Hiring is not expected to ramp up significantly in July in the manufacturing and service sectors, according to the Society for Human Resource Management’s (SHRM) Leading Indicators of National Employment (LINE) survey for July 2012.
A net of 36.7 percent of surveyed manufacturers and 24.1 percent of service-sector companies reported they will add jobs in July 2012. Meanwhile, LINE data show new-hire compensation rose in manufacturing and fell in services compared with June 2011. The LINE report examines four key areas: employers’ hiring expectations, job vacancies, difficulty in recruiting top-level talent and new-hire compensation.
“Unfortunately, the trend of low job growth we’ve experienced in recent months does not look like it will let up in July ,” said Jennifer Schramm, GPHR, manager of SHRM’s workplace trends and forecasting program. “HR professionals are not expecting to ramp up hiring to any great extent in either the manufacturing or service sectors,” she said.
Source: SHRM Leading Indicators of National Employment (LINE), www.shrm.org/line
In manufacturing, 44.7 percent of employers will hire new workers while 8.0 percent will cut jobs in July 2012. The sector’s hiring index will rise in July 2012 on a year-over-year basis by a net of 2.0 points. In service-sector companies, 28.8 percent of companies will conduct hiring and 4.7 percent will trim payrolls in July 2012, and the service hiring index will fall by 17.4 points compared with July 2011. The layoff rate, however, will fall in both sectors in July 2012 compared with July 2011.
The LINE results for July 2012 reflect an ongoing trend of steady job growth each month but also reveal a pace that has not kept up with rates from the previous year, Schramm said. In nine of the past 12 months, manufacturing hiring has trailed the previous year’s rate, according to LINE data. During that same time period, service-sector hiring fell behind the previous year’s rate in all 12 months.
Changes in the number of job vacancies can be one of the earliest indicators of a shift in the balance between labor supply and demand. In the manufacturing sector, a net total of 19.1 percent of respondents reported increases in exempt vacancies in June 2012 (26.0 percent reported increases, 6.9 percent reported decreases), representing a 3.2-point increase from June 2011. In the service sector, a net total of 6.4 percent of respondents reported increases in exempt vacancies in June 2012 (14.0 percent reported increases, 7.6 percent reported decreases), a 2.7-point increase from June 2011.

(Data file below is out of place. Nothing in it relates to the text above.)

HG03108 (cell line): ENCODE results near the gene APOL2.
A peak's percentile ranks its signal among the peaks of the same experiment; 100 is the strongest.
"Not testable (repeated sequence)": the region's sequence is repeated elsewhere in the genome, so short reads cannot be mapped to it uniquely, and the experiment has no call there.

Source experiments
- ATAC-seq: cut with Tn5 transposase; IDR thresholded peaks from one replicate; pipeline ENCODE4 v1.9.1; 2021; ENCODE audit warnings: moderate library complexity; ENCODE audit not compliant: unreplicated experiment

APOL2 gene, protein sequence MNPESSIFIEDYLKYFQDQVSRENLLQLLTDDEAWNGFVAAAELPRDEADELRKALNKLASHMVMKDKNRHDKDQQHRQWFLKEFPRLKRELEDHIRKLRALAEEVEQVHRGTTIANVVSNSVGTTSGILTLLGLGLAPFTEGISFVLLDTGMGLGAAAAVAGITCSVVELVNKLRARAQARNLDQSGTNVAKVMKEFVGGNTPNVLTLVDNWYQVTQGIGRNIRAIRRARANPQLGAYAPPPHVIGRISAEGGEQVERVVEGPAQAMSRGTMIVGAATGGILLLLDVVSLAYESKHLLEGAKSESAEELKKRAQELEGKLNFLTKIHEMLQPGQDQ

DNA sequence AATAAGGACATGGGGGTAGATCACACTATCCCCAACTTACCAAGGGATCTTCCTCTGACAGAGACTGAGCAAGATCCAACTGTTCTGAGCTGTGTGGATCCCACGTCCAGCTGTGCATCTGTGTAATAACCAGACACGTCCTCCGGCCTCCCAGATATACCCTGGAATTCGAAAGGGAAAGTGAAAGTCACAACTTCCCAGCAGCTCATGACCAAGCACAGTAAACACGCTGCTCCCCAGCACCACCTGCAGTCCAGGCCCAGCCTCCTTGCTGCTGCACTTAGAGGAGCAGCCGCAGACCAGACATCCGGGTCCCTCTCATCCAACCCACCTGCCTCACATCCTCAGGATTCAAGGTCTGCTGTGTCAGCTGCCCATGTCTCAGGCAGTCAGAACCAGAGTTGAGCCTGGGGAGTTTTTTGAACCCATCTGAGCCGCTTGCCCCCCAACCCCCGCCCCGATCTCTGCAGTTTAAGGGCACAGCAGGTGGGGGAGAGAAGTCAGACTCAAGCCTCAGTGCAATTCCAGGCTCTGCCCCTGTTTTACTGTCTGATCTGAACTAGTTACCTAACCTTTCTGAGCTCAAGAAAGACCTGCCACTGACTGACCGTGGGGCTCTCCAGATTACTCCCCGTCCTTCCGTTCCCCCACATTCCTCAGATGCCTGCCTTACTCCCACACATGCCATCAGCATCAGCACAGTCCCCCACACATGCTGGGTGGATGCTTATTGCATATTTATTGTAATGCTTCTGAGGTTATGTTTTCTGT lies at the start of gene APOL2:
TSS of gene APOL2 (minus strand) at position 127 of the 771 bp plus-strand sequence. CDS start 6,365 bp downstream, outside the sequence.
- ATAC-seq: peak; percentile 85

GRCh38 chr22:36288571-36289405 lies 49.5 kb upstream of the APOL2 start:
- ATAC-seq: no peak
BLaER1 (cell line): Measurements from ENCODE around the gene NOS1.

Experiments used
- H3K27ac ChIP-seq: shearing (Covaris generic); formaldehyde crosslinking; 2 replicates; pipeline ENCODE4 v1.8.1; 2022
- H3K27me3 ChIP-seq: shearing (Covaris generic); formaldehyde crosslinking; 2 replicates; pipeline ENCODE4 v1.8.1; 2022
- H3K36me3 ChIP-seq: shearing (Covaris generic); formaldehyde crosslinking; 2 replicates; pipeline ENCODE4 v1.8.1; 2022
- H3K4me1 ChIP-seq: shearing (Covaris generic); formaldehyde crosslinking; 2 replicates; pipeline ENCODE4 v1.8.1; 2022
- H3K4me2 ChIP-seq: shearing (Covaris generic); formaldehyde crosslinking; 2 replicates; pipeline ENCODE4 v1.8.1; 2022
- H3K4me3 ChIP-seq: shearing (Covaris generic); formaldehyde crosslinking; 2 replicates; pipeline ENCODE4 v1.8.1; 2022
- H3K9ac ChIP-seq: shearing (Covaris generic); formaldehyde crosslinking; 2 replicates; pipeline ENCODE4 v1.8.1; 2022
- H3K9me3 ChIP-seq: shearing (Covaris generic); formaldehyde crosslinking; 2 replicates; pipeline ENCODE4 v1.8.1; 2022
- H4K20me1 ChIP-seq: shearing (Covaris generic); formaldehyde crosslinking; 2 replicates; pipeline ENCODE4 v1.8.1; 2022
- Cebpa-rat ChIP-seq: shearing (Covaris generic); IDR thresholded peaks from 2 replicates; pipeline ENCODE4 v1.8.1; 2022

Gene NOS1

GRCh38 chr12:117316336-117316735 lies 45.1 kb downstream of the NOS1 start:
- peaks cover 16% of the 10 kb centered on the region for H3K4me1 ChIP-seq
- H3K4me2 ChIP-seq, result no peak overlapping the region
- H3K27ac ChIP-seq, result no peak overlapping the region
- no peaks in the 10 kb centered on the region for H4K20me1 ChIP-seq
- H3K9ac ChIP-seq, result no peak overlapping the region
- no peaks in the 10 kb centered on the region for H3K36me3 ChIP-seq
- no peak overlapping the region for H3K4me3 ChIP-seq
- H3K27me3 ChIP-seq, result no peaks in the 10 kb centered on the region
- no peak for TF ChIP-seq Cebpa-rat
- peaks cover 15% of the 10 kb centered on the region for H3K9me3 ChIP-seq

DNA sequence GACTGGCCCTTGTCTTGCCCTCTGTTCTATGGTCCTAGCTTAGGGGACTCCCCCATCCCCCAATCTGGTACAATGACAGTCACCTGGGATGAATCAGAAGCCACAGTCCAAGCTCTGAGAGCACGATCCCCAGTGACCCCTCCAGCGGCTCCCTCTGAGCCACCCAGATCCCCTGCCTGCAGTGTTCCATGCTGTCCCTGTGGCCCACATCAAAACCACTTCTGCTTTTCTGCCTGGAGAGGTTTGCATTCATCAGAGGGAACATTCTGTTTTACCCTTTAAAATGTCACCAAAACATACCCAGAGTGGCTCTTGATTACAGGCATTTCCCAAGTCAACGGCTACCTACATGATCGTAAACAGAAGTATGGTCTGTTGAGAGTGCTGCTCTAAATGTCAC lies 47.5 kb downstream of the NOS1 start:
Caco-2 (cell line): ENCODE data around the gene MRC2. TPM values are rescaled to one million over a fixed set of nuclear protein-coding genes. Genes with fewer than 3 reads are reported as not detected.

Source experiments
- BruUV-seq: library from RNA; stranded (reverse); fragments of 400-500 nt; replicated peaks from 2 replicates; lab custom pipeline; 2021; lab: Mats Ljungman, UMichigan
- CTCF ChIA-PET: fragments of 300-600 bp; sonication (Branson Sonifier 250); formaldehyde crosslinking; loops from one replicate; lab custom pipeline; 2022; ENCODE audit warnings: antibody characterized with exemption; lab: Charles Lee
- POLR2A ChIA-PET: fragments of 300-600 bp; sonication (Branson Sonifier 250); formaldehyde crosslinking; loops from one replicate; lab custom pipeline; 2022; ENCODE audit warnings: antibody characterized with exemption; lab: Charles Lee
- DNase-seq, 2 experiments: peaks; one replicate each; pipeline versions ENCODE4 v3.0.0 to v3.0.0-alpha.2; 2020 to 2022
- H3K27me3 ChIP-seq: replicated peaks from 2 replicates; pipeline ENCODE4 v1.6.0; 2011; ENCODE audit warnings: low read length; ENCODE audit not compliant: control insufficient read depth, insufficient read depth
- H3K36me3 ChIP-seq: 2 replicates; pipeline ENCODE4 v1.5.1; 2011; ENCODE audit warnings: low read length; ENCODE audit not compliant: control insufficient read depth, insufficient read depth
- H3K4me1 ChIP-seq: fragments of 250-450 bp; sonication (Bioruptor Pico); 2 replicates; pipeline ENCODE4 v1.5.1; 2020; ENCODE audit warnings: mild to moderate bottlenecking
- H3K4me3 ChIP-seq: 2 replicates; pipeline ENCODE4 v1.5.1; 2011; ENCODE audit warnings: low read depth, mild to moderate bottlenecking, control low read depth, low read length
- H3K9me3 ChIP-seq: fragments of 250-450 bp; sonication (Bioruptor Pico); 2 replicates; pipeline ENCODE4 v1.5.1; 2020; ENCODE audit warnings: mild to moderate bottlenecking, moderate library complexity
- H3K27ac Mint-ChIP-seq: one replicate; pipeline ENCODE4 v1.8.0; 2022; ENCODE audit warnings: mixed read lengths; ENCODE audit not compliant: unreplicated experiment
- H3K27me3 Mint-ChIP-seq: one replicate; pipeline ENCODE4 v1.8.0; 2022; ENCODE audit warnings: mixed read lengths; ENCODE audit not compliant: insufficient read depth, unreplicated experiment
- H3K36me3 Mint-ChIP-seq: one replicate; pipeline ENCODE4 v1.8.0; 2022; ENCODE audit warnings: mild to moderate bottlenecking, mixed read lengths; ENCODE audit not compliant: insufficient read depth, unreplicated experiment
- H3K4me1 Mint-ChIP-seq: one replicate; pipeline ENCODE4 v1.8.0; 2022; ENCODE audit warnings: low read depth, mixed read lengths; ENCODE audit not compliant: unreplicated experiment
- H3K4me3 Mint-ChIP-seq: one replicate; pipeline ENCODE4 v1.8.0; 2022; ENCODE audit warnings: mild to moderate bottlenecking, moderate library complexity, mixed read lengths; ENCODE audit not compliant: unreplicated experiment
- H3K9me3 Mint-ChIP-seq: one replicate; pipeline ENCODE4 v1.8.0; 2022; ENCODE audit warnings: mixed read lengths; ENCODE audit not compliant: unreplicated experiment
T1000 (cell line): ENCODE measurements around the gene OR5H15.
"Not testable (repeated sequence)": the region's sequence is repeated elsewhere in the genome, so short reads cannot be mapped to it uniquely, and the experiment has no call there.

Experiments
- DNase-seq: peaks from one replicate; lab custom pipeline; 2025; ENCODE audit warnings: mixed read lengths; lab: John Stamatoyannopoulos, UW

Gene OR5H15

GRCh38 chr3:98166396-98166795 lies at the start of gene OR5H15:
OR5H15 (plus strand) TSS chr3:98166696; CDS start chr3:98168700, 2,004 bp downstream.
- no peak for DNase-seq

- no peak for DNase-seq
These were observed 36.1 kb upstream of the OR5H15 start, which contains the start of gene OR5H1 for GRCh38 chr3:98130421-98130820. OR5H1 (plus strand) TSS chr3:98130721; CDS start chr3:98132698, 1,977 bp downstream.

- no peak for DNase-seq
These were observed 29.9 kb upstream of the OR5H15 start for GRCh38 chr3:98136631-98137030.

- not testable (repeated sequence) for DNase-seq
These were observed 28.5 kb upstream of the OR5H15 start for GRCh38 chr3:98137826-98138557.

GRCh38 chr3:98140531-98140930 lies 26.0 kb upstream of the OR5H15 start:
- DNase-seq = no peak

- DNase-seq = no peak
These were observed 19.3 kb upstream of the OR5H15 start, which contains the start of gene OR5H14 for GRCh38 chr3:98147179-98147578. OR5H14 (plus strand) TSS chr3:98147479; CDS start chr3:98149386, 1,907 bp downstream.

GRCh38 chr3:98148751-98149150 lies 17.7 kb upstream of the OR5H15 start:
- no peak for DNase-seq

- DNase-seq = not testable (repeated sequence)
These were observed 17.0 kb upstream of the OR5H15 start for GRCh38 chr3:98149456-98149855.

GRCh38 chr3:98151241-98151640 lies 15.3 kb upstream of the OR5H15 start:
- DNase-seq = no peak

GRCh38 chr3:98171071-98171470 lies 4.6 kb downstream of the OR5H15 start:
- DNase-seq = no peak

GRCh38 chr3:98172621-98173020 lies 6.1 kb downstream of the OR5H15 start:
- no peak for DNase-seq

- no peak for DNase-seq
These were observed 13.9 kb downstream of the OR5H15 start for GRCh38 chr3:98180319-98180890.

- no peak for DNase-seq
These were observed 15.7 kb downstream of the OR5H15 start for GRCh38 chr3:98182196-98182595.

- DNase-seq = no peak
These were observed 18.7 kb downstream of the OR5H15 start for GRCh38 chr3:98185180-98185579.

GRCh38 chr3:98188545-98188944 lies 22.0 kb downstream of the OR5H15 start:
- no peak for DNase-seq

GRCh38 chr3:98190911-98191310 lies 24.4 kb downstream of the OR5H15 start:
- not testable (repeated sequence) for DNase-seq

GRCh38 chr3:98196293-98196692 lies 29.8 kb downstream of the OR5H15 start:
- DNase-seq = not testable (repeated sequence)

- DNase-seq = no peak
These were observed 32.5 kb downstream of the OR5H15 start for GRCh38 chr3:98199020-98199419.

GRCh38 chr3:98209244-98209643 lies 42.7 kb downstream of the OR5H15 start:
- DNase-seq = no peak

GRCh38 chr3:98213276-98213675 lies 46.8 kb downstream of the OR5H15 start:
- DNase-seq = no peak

Still, hourly job vacancies fell in both sectors in June 2012 compared with June 2011. A net total of 18.2 percent of manufacturing respondents reported that nonexempt vacancies increased in June 2012 (29.6 percent increased, 11.4 percent decreased), representing a 6.5-point decrease from June 2011. For nonexempt service positions, a net total of 7.7 percent of respondents reported increased vacancies in June 2012 (18.6 percent increased, 10.9 percent decreased). This marks a 13.4-point decrease from June 2011.
Monthly nonexempt openings have not followed a specific trend lately when compared with the previous year, but HR professionals in both sectors have generally reported having increases in job openings within the month of each LINE survey, said Schramm. For every month since September 2009—shortly after the end of the Great Recession—the manufacturing and service sectors have reported a net increase for nonexempt openings.
HR professionals in the manufacturing sector said that recruiting difficulty of key candidates rose slightly in June 2012. The year-over-year change in the service sector’s recruiting difficulty for June 2012 showed a drop, reflecting a subdued job market.
A net of 15.0 percent of manufacturing respondents had more difficulty with recruiting in June 2012. This is an increase of 0.7 points from June 2011 and the highest net of recruiting difficulty in manufacturing in four years in June.
A net of 3.0 percent of service-sector HR professionals had more difficulty recruiting in June 2012, a decline of 14.4 points from June 2011. This marked only the fifth time that service-sector recruiting difficulty has fallen on an annual basis since November 2009, according to LINE data.
Other recent SHRM findings show that many employers are still having trouble matching the skills of job seekers with open positions. An April 2012 SHRM survey showed that 68 percent of manufacturers who were hiring full-time workers were having difficulty finding qualified candidates for those jobs.
In June 2012, more manufacturers increased compensation for new hires compared to June 2011, according to LINE data. If hiring rates improve significantly, new-hire compensation can be expected to increase.
In the manufacturing sector, a net total of 11.7 percent of respondents reported increasing new-hire compensation in June 2012 (12.0 percent increased, 0.3 percent decreased). That is a 4.9-point increase from June 2011 and the highest net in four years for manufacturing in June.
In the service sector, a net total of 8.1 percent of companies increased new-hire compensation in June 2012 (9.7 percent increased, 1.6 percent decreased). That represents a 0.6-point decrease from June 2011.
Overall, the index’s data show that most organizations are still keeping new-hire compensation rates flat. This is consistent with recent U.S. Bureau of Labor Statistics findings on real average hourly earnings, which fell 0.1 percent in May 2012 compared with May 2011. Several private surveys also have shown minimal increases to salary budgets in 2012, most commonly around 3 percent.